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Number of degrees of polarization of a spin 1 or 2 particle

  1. Jul 16, 2009 #1
    #degrees of polarization of a spin 1 or 2 particle

    On page 32 of Quantum Field Theory by A. Zee, he expects you to remember the concept of polarization, specifically how to extract the number of degrees of polarization of a spin 1 or 2 particle.

    As I seem to remember from EM class, polarization is something like the dipole moment per unit volume, or the number dimensions perpendicular to a given line of propagation in a wave. Nothing like Zee suggests. My memory is fading here.

    Can anyone give me a good reference for this, so I can read up on it? Or explain, if possible, why polarization is so important here, and how to determine the number of degrees of polarization for a spin m particle?
     
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  3. Jul 16, 2009 #2

    cepheid

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    Re: #degrees of polarization of a spin 1 or 2 particle

    I don't know any QFT, but I can tell you that this is the wrong type of polarization you're thinking of (the word is used in more than one context). That's electric polarization (of a dielectric medium).

    Polarization of light in classical EM theory is as follows:

    A plane wave propagating in a vacuum must have E and B vectors pointing transversely to the direction of propagation. However, that doesn't constrain things much, because there is a whole PLANE tranverse to the direction of propagation in which E and B could be pointing. What direction, specifically, in this plane, the E vector points is the polarization of the EM wave.

    I know that there is some relationship between polarization of light and photon spin, but I can't help you further.
     
  4. Jul 16, 2009 #3
    Re: #degrees of polarization of a spin 1 or 2 particle

    that illuminates things a bit, thank you. If anyone has for me a brilliant reference that explains this, I'd be grateful. So far I've tried griffiths, wikipedia and google (three of my most used sources of information =P)... but they do not explain this relation.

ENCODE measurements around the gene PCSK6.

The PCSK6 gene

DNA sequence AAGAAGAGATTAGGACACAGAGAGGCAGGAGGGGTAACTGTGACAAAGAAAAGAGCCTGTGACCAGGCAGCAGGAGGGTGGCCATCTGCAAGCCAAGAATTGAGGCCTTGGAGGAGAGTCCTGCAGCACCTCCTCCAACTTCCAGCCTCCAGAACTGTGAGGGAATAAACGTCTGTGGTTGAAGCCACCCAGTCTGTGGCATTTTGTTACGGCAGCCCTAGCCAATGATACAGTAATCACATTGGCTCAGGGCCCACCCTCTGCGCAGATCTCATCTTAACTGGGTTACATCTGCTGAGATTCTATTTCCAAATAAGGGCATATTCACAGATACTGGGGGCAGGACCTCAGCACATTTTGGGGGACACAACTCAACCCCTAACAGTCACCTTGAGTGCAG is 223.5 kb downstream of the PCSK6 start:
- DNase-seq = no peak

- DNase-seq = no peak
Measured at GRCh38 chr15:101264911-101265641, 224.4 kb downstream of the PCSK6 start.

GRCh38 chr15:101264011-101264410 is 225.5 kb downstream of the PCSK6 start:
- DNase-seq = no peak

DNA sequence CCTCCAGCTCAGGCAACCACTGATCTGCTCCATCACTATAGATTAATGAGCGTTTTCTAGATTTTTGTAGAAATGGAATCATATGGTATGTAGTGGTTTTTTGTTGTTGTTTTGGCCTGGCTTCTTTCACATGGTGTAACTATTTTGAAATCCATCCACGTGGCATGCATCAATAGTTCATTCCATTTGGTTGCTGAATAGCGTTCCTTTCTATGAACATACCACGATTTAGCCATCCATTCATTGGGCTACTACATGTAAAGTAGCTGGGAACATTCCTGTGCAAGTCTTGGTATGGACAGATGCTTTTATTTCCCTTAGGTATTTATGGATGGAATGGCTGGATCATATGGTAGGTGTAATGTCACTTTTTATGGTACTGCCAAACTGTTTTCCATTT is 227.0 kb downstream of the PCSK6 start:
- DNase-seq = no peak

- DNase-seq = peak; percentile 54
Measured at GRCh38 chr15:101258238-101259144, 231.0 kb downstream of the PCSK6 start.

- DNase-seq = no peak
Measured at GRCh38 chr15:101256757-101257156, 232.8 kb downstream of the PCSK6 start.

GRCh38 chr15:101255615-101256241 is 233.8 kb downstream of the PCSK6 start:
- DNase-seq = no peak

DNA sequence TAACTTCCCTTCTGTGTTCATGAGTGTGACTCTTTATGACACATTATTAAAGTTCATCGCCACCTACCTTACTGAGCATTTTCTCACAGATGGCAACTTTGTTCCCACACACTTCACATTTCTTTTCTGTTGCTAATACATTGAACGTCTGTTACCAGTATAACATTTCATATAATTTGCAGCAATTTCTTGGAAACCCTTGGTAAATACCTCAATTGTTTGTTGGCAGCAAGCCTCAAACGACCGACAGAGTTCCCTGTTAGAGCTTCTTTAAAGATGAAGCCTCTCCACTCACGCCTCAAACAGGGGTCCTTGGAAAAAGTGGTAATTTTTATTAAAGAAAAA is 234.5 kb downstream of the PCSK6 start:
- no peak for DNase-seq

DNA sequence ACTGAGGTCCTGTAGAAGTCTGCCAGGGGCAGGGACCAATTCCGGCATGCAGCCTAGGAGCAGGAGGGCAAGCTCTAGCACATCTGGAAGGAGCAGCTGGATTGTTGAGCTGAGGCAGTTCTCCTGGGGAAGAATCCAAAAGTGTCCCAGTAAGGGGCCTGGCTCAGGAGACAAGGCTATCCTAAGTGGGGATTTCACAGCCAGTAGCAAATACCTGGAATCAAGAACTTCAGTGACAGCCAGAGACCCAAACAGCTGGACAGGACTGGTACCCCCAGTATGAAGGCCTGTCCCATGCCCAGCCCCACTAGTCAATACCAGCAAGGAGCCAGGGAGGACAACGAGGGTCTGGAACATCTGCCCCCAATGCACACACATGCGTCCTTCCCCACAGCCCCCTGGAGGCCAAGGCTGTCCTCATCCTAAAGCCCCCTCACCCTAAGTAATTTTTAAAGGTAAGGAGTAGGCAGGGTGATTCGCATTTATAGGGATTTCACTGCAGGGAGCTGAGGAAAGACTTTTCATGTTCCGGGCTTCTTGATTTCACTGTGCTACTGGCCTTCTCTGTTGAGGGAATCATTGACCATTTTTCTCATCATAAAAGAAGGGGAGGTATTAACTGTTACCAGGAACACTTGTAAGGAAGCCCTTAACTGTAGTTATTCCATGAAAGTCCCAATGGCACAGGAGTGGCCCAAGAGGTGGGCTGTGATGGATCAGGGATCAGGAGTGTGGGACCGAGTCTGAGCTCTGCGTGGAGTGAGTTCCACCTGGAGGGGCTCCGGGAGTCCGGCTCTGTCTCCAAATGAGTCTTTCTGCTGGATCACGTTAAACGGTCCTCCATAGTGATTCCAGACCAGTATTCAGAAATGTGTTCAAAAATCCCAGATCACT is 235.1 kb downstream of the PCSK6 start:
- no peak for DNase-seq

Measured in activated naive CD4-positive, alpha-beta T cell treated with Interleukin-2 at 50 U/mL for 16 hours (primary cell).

5. Jul 16, 2009 #4

    turin

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    Re: #degrees of polarization of a spin 1 or 2 particle

    Try J. J. Sakurai, "Advanced Quantum Mechanics".

    I will try to help you out with spin 1. One thing that you need to realize in QFT is that the vector potential, rather than the field strength, is the object that couples to the fermion current. And, while even in QFT the field strength is the physical object whereas the vector potential suffers from gauge ambiguity, the typical approach (the only one that I'm aware of) is to (carefully) quantize the vector potential. In fact, in modern terms, the vector potential is fundamentally considered as a consequence of gauge invariance (of the fermion current), and the field strength is then the gauge invariant object required for the kinetic energy of the gauge field.

    The vector potential has, naively, four degrees of freedom: one from φ and three from A. However, gauge invariance constrains the (physically effective) number of degrees of freedom to only two. Consider, e.g., the gauge choice of ∇⋅A=0 and A0=0.

    The spin is actually a quantum property. You must act the angular momentum operator on a uniform field, and observe the resulting instrinsic angular momentum. (However, see, e.g., Problem 7.27 in J. D. Jackson, "Classical Electrodynamics", 3rd ed.)

    Unfortunately, that's also the wrong polarization. The polarization of the QED photon is the polarization of the vector potential (A), not the polarization of the tensor field (E and B).
     
    Last edited: Jul 16, 2009
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